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Montag, 19.9., 12:00  (Cantor-Medaille)
Matthias Kreck:   On the quantization of topology

Although I have no idea of physics I will start with some basic ideas of classical mechanics and their quantum counterparts to motivate the concept of topological (or geometric or conformal) quantum field theories as suggested by Atiyah and Siegel. All this will be done very slowly. In the remaining time I want to report about some recent joint work with Hohnhold, Stolz and Teichner which gives a description of de Rahm cohomology in the language of quantum field theories. Stolz and Teichner have done something similar and much more complicated for K theory and conjecturally for elliptic cohomology. This sheds some light on some general principles of constructing certain cohomology theories and corresponding equivariant cohomology theories which will be addressed at the end.

Dienstag, 20.9., 9:00
Holger Dette:   Optimal designs, orthogonal polynomials and random matrices

The talk explains several relations between different areas of mathematics: Mathematical statistics, random matrices and special functions. We give a careful introduction in the theory of optimal designs, which are used to improve the accuracy of statistical inference without performing additional experiments. It is demonstrated that for certain regression models orthogonal polynomials play an important role in the construction of optimal designs. In the next step these results are connected with some classical facts from random matrix theory. In the third part of this talk we discusss some new results on special functions and random matrices. In particular we analyse random band matrices, which generalize the classical Gaußschen ensemble. We show that the random eigenvalues of such matrices behave similarly as the deterministic roots of matrix orthogonal polynomials with varying recurrence coefficients. We study the asymptotic zero distribution of such polynomials and demonstrate that these results can be used to find the asymptotic proporties of the spectrum of random band matrices.

Dienstag, 20.9., 10:20
Ladislav Kvasz:   Geometrie und die Geschichte der Malerei

Bei der Behandlung des Zusammenhanges von Geometrie und Malerei beschränkt sich die Fachliteratur häufig auf die Zeit der Renaissance; manchmal wird noch der Kubismus erwähnt. In dem Vortrag wird versucht, eine systematische Parallele zwischen diesen beiden Gebieten auszuarbeiten. Anlehnend an Wittgensteins Abbildtheorie der Bedeutung kann man die Entwicklung der Geometrie rekonstruieren. Wenn wir die Abbildtheorie auf Bilder anwenden, die in geometrischen Texten vorkommen und wenn wir die so gewonnene Theorie mit der Geschichte der Malerei in Beziehung bringen, zeigen sich uns eine Reihe interessanter Berührungspunkte. Bei den bekannten Bildern der Frührenaissance (Giotto, Lorenzetti, Massaccio), der Hochrenaissance (Alberti, Leonardo, Uccello), und der Spätrenaissance (Dürer, Holbein), des Manierismus (El Greco), des Barocks (Rembrandt, Velázquez, Pozzo), des Impressionismus (Renoir, Manet), des Postimpressionismus (Seurat, Cézanne), des Kubismus (Picasso, Braque) und der abstrakten Malerei (Kandinski) wird ihre geometrische Struktur untersucht. Es wird versucht, die Entwicklung der synthetischen Geometrie mit diesen Bildern in Beziehung zu bringen. Konkreter zeigen sich Verbindungen von projektiver Geometrie mit Dürer, nichteuklidischer Geometrie mit Velazquez und Pozzo, dem Erlanger Programm mit Manet und Seurat und der kombinatorischen Topologie mit Cézanne, Braque und Picasso.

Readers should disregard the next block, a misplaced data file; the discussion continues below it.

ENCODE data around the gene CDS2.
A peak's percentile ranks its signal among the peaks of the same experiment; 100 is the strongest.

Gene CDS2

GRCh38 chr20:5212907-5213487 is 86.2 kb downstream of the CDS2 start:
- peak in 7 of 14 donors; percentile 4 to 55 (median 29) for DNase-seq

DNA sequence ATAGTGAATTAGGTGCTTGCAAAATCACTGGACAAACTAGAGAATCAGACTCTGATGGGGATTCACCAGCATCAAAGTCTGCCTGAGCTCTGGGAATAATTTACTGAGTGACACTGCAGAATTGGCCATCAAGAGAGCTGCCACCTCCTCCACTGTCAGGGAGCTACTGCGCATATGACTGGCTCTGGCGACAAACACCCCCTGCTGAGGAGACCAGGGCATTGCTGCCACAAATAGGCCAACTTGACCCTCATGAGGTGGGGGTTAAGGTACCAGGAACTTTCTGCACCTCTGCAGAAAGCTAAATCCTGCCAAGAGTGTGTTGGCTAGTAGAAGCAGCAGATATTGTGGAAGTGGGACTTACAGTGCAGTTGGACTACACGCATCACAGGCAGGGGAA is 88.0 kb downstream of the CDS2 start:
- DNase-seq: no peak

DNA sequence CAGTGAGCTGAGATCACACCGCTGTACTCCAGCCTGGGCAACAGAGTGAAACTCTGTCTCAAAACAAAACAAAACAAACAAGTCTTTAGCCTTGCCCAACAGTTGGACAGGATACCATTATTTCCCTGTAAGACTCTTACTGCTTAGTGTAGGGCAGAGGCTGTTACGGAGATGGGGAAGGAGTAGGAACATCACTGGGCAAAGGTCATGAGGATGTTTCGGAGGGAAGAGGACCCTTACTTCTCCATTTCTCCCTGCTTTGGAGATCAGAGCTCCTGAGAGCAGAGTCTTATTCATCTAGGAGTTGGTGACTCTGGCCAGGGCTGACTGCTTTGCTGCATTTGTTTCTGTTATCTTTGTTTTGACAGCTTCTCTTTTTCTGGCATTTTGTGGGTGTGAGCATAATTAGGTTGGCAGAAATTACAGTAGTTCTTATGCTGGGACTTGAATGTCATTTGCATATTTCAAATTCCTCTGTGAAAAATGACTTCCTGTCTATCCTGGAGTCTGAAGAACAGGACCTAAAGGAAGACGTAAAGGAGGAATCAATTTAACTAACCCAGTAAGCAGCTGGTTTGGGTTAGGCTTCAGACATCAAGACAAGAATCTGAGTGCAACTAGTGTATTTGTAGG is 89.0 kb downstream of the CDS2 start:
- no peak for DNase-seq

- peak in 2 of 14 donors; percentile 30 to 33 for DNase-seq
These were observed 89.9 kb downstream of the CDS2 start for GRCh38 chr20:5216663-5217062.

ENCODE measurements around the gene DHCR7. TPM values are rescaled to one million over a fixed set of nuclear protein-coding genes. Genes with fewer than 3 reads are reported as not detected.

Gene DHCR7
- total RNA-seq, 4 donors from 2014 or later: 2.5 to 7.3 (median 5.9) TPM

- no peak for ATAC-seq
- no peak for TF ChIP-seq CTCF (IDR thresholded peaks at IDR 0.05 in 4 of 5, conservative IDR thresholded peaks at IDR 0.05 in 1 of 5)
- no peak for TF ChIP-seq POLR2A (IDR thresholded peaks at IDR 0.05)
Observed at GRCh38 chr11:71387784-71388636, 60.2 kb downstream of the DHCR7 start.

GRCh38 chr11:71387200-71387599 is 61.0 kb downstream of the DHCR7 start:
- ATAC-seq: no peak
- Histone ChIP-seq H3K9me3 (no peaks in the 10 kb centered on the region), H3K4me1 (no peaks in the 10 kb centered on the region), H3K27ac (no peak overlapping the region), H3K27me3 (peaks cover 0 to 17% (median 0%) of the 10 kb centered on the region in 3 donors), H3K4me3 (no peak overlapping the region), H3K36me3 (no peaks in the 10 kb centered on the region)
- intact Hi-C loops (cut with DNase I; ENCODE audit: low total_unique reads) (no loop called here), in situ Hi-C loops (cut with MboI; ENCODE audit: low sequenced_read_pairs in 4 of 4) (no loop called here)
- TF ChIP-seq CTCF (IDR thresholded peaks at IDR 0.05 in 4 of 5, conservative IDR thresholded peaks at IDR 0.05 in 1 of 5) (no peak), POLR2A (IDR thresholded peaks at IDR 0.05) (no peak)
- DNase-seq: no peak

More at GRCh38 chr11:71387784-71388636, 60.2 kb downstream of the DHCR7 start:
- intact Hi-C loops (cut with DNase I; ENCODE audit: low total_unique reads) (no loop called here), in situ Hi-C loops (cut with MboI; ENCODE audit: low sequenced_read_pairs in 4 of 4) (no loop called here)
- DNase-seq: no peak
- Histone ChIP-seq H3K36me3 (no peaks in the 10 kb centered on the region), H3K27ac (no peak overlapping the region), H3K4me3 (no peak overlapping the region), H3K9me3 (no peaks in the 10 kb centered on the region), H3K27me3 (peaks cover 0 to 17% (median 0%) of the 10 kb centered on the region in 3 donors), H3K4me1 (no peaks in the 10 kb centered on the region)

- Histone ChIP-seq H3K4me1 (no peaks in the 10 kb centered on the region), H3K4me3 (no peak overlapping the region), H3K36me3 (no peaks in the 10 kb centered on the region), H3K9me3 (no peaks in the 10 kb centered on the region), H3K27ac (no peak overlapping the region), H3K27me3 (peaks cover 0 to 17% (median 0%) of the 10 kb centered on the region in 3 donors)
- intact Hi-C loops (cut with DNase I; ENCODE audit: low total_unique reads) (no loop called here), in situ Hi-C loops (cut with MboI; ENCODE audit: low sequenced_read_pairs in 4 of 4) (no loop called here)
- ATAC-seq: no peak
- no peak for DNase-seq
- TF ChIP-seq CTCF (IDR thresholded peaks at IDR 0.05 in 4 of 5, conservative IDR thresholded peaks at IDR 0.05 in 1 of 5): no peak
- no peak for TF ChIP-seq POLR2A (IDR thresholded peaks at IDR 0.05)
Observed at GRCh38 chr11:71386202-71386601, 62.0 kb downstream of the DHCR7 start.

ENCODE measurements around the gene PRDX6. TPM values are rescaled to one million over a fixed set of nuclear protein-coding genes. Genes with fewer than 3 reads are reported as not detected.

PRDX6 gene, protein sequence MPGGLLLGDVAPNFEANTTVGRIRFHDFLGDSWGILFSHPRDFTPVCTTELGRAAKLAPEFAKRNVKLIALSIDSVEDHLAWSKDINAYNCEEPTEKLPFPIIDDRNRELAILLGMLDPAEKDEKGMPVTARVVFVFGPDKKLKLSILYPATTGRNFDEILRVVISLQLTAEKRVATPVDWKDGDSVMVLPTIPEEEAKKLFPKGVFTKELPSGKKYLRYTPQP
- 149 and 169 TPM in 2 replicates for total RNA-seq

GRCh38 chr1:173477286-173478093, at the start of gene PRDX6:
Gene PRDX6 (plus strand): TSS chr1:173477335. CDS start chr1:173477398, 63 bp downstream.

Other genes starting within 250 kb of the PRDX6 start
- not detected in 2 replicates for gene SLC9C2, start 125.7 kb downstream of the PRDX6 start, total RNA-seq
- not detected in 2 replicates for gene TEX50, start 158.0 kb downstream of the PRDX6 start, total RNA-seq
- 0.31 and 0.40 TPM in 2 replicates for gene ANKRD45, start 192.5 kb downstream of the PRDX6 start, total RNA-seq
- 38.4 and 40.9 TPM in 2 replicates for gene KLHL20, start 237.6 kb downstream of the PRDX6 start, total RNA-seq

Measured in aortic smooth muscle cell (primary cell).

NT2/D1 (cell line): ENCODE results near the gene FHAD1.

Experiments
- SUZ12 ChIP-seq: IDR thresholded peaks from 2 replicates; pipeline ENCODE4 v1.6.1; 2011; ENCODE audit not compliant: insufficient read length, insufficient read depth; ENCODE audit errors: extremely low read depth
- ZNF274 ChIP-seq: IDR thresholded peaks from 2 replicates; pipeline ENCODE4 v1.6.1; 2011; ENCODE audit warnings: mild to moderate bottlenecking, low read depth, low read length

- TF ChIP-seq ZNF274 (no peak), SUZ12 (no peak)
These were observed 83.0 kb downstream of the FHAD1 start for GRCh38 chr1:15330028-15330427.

Dienstag, 20.9., 11:40
Ken Ono:   Adding and Counting

One easily sees that

4 = 3+1 = 2+2 = 2+1+1 = 1+1+1+1,

and so we say that there are 5 partitions of 4. The stuff of partitions seems like mere child's play. Professor Ono will explain how the simple task of adding and counting has fascinated many of the world's leading mathematicians: Euler, Ramanujan, Hardy, Rademacher, to name just a few. As is typical in number theory, many of the most fundamental (and simple to state) questions have remained unsolved. In 2010, Ono, with the support of the American Institute for Mathematics and the National Science Foundation, assembled an international team of distinguished researchers to attack some of these problems. He will announce their findings: new theories which solve some of these famous old questions.

Mittwoch, 21.9., 9:00  (Noether-Vorlesung)
Simone Warzel:   Effects of disorder: the mathematics of the Anderson model

Motivated by the quest for a theory of quantum transport in disordered media, in 1958 the physicist P.W. Anderson came up with a model for a quantum particle in a random energy landscape. Among its interesting features is a conjectured sharp transition from a regime of localized eigenstates to one of diffusive transport. Until today it remains a mathematical challenge to establish these features in the framework of random Schrödinger operators. In this talk, I will give an introduction into the mathematical results and tools in the field, which combines spectral analysis with probability theory. I will also describe some recently discovered surprising effects of disorder on the spectra of Schr"odinger operators in a tree-graph geometry.

Mittwoch, 21.9., 10:20